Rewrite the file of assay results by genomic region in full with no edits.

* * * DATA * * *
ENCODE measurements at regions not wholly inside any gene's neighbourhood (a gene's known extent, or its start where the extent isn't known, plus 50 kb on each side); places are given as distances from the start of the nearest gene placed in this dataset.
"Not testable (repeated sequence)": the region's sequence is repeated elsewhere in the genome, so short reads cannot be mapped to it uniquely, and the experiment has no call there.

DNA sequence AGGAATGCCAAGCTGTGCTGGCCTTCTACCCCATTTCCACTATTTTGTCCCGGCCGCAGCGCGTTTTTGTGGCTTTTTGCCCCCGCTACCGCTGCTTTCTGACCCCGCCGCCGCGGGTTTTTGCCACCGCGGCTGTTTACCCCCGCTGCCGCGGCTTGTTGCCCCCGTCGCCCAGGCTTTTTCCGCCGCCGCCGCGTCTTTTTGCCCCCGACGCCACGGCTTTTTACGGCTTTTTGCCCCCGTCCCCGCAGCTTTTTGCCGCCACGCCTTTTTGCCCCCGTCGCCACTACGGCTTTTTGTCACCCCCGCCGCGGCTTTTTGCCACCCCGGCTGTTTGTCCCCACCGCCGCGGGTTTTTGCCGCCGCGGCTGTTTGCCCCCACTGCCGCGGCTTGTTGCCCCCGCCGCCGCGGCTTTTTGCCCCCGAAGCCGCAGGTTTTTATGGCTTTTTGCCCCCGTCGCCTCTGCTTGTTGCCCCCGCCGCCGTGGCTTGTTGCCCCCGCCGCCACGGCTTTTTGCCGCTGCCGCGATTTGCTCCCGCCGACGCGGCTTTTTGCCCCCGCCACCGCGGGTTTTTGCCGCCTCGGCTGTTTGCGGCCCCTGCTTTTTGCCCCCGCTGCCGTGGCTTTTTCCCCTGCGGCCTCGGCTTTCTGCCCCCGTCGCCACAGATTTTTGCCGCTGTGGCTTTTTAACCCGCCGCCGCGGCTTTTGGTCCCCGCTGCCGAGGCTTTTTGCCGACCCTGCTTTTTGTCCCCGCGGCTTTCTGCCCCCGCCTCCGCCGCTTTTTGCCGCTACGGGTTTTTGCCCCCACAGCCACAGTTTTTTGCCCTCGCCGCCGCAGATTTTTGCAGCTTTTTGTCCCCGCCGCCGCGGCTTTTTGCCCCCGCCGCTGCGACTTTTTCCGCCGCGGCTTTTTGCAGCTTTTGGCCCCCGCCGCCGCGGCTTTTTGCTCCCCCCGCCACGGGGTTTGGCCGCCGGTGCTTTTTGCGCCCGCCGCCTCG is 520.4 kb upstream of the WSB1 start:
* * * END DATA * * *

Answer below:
ENCODE measurements at regions not wholly inside any gene's neighbourhood (a gene's known extent, or its start where the extent isn't known, plus 50 kb on each side); places are given as distances from the start of the nearest gene placed in this dataset.
"Not testable (repeated sequence)": the region's sequence is repeated elsewhere in the genome, so short reads cannot be mapped to it uniquely, and the experiment has no call there.

DNA sequence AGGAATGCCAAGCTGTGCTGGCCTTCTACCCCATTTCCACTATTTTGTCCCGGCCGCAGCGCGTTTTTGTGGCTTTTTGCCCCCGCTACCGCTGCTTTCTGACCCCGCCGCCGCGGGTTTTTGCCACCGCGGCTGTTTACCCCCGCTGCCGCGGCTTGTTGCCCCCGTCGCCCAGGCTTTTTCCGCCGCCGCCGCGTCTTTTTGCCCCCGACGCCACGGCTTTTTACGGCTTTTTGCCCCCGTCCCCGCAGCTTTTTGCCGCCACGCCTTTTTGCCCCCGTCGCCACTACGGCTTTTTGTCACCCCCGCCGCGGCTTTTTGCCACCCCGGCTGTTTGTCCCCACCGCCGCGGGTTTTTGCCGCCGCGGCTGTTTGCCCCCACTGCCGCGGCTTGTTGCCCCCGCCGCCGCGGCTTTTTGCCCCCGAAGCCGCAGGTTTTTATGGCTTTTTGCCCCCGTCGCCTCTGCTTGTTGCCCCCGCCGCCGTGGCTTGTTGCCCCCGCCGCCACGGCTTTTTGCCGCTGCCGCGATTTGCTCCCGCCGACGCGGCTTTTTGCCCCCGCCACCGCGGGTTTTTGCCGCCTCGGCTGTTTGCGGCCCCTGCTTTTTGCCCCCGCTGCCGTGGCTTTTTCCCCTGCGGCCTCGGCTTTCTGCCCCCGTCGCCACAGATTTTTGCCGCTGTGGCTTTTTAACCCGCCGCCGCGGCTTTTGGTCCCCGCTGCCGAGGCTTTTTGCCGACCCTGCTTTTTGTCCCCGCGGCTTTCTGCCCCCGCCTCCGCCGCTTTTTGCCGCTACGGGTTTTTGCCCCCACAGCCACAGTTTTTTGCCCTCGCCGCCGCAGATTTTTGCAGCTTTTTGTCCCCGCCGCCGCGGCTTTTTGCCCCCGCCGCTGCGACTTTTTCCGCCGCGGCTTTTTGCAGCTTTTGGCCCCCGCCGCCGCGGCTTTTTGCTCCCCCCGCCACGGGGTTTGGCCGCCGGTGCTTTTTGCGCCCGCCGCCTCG is 520.4 kb upstream of the WSB1 start: